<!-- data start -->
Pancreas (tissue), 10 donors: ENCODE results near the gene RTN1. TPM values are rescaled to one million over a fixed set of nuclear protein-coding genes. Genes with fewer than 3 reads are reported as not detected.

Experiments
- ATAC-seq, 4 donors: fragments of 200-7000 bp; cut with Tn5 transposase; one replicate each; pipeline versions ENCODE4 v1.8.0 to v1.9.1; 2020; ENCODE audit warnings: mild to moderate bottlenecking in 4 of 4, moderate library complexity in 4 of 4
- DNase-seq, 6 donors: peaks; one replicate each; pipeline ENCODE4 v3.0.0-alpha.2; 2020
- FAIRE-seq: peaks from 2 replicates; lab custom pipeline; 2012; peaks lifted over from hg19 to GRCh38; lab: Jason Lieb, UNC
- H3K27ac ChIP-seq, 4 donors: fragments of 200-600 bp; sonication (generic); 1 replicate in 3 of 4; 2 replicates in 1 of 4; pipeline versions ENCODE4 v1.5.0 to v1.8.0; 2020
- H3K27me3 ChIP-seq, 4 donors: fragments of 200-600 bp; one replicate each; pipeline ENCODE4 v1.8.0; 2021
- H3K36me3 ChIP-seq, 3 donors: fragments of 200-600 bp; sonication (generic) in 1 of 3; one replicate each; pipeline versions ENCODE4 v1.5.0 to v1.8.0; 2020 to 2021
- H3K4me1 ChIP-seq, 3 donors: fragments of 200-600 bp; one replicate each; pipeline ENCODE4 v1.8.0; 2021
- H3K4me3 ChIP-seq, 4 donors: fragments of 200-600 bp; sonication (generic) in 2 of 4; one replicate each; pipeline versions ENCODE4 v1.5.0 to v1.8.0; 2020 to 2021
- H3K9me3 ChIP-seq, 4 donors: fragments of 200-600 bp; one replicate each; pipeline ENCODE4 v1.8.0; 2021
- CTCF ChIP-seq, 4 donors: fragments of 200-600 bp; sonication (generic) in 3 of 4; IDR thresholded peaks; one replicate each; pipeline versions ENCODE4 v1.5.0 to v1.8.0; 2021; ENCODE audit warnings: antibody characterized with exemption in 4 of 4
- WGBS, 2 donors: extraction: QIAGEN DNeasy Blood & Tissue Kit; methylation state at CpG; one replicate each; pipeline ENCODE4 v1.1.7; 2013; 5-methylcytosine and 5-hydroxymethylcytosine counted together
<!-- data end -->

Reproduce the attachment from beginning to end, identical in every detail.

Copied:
Pancreas (tissue), 10 donors: ENCODE results near the gene RTN1. TPM values are rescaled to one million over a fixed set of nuclear protein-coding genes. Genes with fewer than 3 reads are reported as not detected.

Experiments
- ATAC-seq, 4 donors: fragments of 200-7000 bp; cut with Tn5 transposase; one replicate each; pipeline versions ENCODE4 v1.8.0 to v1.9.1; 2020; ENCODE audit warnings: mild to moderate bottlenecking in 4 of 4, moderate library complexity in 4 of 4
- DNase-seq, 6 donors: peaks; one replicate each; pipeline ENCODE4 v3.0.0-alpha.2; 2020
- FAIRE-seq: peaks from 2 replicates; lab custom pipeline; 2012; peaks lifted over from hg19 to GRCh38; lab: Jason Lieb, UNC
- H3K27ac ChIP-seq, 4 donors: fragments of 200-600 bp; sonication (generic); 1 replicate in 3 of 4; 2 replicates in 1 of 4; pipeline versions ENCODE4 v1.5.0 to v1.8.0; 2020
- H3K27me3 ChIP-seq, 4 donors: fragments of 200-600 bp; one replicate each; pipeline ENCODE4 v1.8.0; 2021
- H3K36me3 ChIP-seq, 3 donors: fragments of 200-600 bp; sonication (generic) in 1 of 3; one replicate each; pipeline versions ENCODE4 v1.5.0 to v1.8.0; 2020 to 2021
- H3K4me1 ChIP-seq, 3 donors: fragments of 200-600 bp; one replicate each; pipeline ENCODE4 v1.8.0; 2021
- H3K4me3 ChIP-seq, 4 donors: fragments of 200-600 bp; sonication (generic) in 2 of 4; one replicate each; pipeline versions ENCODE4 v1.5.0 to v1.8.0; 2020 to 2021
- H3K9me3 ChIP-seq, 4 donors: fragments of 200-600 bp; one replicate each; pipeline ENCODE4 v1.8.0; 2021
- CTCF ChIP-seq, 4 donors: fragments of 200-600 bp; sonication (generic) in 3 of 4; IDR thresholded peaks; one replicate each; pipeline versions ENCODE4 v1.5.0 to v1.8.0; 2021; ENCODE audit warnings: antibody characterized with exemption in 4 of 4
- WGBS, 2 donors: extraction: QIAGEN DNeasy Blood & Tissue Kit; methylation state at CpG; one replicate each; pipeline ENCODE4 v1.1.7; 2013; 5-methylcytosine and 5-hydroxymethylcytosine counted together